Having crossed unopposed, Force rolled up the Confederate defenses.  The division immediately went to work on the railroad.  Meanwhile Fourth Division, with the withdrawal of the defenders, Major-General Giles Smith’s Fourth Division repaired the road bridge into Orangeburg that afternoon.

As the Seventeenth Corps entered Orangeburg, men noticed fires already burning in the town.  Major-General Oliver O. Howard, in charge of the Right Wing, reported:

Soon after entering the town of Orangeburg a fire broke out in the upper story of a store building.  The incendiary work was reported to have been done by a Jew, who was angry because the rebel cavalry had burned his cotton.  The wind was high and the fire spread rapidly, consuming the poorer part of the town before its progress could be arrested.  Sour soldiers finally got it under control and prevented its spreading farther.  Some 200 bales of cotton that the rebels had spared were carefully burned by our troops.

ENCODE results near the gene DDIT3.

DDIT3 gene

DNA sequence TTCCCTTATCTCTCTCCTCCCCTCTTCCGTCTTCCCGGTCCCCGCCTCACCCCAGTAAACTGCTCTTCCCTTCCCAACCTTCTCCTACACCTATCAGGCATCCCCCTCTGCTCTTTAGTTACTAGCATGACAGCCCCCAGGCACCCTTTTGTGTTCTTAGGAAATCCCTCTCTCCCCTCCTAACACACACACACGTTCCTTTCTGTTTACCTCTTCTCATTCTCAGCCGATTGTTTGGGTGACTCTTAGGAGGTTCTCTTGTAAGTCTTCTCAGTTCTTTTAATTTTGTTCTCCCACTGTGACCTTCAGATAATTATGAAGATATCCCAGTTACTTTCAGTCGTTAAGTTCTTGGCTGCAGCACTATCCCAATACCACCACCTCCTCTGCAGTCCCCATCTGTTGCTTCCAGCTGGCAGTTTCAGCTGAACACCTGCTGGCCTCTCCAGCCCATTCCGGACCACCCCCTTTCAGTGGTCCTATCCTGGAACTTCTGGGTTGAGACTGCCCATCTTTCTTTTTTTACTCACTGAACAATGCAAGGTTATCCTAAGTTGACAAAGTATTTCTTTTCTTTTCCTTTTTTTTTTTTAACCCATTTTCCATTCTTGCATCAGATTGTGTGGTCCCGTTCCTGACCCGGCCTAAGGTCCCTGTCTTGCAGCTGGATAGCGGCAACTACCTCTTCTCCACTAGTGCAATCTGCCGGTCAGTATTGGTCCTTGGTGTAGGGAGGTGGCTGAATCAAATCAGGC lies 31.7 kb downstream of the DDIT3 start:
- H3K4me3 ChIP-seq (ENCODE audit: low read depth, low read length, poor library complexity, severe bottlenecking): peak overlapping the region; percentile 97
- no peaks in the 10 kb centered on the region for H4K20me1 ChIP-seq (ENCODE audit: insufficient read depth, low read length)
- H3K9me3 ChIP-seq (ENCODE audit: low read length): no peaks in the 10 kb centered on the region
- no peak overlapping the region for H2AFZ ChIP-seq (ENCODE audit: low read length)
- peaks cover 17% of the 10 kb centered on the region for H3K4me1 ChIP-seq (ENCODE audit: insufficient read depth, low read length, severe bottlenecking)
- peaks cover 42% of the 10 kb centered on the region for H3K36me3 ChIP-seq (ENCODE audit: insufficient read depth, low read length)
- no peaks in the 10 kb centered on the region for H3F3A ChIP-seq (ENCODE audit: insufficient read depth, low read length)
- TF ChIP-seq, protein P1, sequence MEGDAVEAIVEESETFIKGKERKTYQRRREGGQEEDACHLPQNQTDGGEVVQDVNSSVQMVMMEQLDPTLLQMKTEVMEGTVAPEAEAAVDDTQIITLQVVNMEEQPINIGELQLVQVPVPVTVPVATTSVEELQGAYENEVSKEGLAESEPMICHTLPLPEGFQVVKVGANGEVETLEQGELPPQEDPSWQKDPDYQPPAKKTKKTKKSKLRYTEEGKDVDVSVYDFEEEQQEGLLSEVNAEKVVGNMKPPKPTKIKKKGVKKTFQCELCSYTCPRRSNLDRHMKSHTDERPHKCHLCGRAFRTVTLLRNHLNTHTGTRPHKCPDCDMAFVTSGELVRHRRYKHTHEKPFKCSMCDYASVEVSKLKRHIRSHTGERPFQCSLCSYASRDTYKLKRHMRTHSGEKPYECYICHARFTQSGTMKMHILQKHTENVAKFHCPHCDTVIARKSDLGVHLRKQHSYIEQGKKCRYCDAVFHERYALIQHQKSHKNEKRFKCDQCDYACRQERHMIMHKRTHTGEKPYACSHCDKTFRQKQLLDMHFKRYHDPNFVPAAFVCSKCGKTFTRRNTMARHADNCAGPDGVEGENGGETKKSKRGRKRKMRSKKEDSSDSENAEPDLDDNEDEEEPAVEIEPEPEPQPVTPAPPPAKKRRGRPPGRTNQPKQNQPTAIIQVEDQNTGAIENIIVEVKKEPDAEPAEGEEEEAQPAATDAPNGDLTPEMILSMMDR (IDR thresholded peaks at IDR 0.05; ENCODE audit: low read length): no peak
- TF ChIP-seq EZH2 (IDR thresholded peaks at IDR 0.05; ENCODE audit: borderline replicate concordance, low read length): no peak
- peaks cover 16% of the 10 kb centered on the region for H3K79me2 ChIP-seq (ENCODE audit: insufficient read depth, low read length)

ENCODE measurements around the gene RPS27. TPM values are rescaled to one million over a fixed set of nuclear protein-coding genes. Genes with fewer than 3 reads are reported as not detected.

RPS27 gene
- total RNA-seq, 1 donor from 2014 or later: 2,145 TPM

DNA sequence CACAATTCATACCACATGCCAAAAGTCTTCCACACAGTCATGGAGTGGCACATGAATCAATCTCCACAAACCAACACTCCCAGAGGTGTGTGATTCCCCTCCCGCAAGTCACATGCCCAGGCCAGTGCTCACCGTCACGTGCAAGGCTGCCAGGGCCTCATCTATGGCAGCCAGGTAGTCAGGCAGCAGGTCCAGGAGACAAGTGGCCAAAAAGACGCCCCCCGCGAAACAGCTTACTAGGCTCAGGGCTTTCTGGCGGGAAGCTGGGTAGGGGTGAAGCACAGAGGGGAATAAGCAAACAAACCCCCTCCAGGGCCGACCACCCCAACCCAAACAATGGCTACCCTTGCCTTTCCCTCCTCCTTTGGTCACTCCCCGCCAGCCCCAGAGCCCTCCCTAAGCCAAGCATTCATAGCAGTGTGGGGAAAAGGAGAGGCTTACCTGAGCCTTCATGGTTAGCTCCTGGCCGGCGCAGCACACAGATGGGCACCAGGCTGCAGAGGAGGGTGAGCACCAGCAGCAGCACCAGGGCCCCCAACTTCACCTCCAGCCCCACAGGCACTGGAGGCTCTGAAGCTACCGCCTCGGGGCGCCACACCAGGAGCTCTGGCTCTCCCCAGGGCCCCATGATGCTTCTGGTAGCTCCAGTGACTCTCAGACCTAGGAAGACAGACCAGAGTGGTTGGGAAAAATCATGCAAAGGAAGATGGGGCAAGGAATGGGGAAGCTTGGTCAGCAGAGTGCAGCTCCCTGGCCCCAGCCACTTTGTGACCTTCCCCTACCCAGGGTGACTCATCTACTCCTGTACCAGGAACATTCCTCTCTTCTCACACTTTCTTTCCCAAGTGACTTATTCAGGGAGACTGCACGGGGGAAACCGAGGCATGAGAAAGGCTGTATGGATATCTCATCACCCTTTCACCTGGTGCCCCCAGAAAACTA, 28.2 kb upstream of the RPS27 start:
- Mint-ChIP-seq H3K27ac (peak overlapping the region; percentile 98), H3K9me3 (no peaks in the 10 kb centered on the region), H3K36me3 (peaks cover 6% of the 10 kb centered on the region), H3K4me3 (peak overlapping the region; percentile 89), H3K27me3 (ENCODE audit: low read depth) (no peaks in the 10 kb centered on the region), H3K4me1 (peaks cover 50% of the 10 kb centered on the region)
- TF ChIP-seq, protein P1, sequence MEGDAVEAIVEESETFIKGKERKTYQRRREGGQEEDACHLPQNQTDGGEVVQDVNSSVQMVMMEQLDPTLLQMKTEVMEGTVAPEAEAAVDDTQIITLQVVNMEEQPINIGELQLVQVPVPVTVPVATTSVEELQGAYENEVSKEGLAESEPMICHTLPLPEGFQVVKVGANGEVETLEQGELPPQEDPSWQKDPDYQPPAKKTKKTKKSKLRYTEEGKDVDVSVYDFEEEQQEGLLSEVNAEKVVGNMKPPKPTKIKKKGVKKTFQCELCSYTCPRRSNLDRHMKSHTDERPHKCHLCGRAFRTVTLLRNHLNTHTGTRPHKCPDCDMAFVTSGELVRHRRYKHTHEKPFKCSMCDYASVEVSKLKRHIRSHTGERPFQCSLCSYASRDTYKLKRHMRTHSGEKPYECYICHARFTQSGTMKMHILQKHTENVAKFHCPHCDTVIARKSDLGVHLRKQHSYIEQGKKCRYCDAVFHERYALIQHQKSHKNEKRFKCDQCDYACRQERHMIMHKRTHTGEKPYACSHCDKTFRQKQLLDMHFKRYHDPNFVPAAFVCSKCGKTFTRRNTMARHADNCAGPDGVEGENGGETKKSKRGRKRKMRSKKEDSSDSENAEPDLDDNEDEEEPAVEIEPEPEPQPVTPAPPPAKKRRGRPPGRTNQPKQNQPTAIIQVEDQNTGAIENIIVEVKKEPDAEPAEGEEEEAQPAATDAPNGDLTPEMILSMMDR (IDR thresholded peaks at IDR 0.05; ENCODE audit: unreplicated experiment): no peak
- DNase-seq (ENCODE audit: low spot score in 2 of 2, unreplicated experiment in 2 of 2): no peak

Doesn’t really matter who started the fire.  The end result was the same.  Nobody’s cotton was safe in South Carolina that winter.

By the evening of February 12, the Federals had three bridgeheads, each at least two divisions in strength, over the North Fork of the Edisto River.  The Columbia Branch Railroad was broken.  The only natural obstacle between Sherman and Columbia was the Congaree River.  And the only major Confederate formation in position, Major-General Carter Stevenson’s, was falling back from Orangeburg that evening.

Allow me to close today and belabor the main point from yesterday’s post.  All three of these crossings were accomplished by infantry forces which probed and maneuvered against isolated guard forces.  With very few mounted men to delay the Federal advance, report the progress, and picket the rivers outside of the main crossing points, the Confederate defenders were blind.  Sherman’s three bridgeheads on the 12th were a direct result of the cavalry fight on the 11th.

(Citations from OR, Series I, Volume 47, Part I, Serial 98, pages 196, 225, 406, and 684-5.)

3 thoughts on “Sherman’s March, February 12, 1865: Three bridgeheads on the North Edisto River

  1. Craig, any reader who negotiated the flooded rice paddies, irrigation dikes, and jungles of South Vietnam has to cringe a little bit (in the crotch) when reading your accounts of Federal soldiers wading through swamps with weapons over their heads. Some memories linger forever with us “grunts,” and I am personally reminded of it by a relentless fungus contracted by fetid rice paddie water that will never go away.
    One imagines the condition of wet, clammy crotches was well known to Sherman’s soldiers.

    How’s that for reality?